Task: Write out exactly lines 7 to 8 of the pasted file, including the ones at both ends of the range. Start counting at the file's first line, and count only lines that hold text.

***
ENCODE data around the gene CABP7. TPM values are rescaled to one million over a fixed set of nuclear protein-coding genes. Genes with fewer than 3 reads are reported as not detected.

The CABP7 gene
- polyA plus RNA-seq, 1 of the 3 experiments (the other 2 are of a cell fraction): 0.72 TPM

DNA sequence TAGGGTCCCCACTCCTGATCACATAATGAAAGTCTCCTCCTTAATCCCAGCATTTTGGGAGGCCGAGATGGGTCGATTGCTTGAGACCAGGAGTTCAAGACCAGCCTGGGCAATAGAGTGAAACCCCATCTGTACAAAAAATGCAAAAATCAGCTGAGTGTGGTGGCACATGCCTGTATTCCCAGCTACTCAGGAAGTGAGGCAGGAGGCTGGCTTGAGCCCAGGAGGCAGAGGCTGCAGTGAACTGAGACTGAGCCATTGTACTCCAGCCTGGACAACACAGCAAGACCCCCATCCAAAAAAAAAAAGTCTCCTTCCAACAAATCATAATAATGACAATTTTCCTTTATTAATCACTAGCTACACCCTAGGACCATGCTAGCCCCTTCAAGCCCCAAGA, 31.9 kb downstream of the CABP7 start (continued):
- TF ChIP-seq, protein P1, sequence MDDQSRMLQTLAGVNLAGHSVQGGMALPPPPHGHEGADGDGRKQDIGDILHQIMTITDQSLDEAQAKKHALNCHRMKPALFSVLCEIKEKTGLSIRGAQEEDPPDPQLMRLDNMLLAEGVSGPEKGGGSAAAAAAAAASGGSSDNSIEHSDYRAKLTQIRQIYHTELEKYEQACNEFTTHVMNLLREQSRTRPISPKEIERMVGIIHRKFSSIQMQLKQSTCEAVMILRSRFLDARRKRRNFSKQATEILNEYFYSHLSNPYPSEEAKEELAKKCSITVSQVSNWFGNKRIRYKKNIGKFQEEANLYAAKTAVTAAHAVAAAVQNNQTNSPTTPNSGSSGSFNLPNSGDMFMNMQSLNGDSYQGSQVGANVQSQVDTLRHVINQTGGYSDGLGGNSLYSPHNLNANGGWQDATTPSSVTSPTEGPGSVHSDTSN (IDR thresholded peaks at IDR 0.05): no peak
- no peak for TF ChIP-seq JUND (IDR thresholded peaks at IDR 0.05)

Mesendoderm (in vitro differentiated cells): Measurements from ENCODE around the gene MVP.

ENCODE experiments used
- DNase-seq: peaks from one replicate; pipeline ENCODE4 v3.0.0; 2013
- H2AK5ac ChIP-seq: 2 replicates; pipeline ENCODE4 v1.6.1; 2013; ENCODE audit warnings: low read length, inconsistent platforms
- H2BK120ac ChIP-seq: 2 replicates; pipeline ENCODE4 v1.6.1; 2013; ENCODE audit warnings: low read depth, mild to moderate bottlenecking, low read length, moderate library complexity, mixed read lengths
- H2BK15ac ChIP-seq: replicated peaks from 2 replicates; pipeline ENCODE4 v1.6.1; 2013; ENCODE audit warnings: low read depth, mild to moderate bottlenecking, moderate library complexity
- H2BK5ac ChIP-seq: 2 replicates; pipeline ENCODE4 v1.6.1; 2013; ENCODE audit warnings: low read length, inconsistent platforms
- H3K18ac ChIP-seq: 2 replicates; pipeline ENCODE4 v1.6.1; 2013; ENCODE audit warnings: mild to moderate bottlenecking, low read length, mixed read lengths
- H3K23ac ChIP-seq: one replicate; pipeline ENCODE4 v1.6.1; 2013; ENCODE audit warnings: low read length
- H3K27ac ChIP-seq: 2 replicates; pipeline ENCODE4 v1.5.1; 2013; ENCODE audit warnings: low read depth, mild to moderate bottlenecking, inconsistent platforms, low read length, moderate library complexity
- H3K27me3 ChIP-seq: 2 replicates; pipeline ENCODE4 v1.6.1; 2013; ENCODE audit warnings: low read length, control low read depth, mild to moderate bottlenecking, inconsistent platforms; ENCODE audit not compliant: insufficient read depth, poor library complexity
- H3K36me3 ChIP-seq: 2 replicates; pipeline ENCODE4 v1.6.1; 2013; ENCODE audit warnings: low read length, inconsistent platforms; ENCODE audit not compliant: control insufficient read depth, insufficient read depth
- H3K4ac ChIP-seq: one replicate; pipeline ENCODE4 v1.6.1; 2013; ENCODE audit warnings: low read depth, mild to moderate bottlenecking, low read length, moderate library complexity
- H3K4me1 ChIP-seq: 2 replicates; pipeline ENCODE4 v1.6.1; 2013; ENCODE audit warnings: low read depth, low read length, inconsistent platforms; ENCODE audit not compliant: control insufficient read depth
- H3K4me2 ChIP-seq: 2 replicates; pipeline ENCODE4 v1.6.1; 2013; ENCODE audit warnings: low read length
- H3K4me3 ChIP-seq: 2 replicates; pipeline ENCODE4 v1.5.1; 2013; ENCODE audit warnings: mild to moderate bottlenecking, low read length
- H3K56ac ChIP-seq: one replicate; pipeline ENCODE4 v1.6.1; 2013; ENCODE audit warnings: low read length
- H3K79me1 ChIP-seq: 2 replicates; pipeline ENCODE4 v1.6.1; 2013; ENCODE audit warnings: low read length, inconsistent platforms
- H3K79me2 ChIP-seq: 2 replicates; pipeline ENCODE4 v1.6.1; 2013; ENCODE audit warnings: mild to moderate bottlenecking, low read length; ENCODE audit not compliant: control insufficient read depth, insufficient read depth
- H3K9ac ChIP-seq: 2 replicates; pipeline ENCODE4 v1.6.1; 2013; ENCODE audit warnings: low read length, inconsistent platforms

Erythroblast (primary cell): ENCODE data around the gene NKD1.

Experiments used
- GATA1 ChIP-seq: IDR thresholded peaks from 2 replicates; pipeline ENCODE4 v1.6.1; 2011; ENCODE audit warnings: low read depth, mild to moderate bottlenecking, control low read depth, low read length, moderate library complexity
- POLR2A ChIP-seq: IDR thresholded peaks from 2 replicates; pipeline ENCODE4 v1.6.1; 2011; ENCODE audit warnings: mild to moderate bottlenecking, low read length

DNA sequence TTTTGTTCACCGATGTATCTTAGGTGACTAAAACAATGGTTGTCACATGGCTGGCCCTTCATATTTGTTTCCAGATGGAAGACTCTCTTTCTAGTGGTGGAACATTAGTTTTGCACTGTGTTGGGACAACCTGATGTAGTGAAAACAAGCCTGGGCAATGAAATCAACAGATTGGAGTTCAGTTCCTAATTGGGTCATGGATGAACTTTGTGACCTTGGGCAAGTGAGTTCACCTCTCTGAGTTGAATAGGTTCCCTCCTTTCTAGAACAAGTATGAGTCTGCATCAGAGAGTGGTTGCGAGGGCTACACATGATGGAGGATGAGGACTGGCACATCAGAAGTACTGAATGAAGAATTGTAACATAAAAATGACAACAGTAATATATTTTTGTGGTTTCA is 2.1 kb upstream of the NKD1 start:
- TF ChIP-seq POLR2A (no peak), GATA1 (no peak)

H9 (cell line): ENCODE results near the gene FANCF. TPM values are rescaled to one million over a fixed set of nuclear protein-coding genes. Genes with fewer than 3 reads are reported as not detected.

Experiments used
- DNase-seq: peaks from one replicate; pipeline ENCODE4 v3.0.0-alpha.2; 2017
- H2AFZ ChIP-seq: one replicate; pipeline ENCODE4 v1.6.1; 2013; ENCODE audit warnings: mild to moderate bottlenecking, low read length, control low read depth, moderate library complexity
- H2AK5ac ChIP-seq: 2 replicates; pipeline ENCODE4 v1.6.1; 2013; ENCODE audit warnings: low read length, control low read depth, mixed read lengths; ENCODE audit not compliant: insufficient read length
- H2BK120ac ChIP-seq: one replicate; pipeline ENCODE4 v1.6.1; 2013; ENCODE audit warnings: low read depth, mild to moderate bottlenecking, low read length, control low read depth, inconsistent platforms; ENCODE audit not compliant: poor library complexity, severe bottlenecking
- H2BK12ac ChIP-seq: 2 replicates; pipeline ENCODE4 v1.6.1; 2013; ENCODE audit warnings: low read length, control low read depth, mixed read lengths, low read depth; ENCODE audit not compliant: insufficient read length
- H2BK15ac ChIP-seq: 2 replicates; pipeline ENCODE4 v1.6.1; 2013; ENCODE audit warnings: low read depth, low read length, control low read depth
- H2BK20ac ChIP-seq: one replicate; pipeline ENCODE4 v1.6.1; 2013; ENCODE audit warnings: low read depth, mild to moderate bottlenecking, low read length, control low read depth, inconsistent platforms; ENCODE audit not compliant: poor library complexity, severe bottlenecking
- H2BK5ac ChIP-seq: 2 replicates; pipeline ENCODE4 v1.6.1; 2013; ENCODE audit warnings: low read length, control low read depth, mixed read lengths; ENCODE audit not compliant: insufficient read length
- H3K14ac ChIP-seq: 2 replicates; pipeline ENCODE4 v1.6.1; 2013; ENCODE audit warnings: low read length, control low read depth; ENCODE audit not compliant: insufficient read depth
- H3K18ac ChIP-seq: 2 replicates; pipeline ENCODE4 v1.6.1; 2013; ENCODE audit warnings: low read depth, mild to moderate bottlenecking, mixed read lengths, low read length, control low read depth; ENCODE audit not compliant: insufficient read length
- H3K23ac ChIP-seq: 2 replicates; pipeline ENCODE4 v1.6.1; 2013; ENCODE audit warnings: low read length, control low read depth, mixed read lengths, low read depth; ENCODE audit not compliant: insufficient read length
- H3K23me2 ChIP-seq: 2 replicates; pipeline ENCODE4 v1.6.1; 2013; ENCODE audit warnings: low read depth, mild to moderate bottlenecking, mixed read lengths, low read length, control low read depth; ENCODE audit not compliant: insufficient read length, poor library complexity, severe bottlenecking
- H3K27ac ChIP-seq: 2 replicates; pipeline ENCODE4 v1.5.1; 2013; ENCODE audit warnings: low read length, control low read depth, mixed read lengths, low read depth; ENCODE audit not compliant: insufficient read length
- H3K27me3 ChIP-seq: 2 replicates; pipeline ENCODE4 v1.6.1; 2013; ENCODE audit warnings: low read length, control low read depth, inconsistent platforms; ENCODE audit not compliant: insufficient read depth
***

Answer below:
Mesendoderm (in vitro differentiated cells): Measurements from ENCODE around the gene MVP.

ENCODE experiments used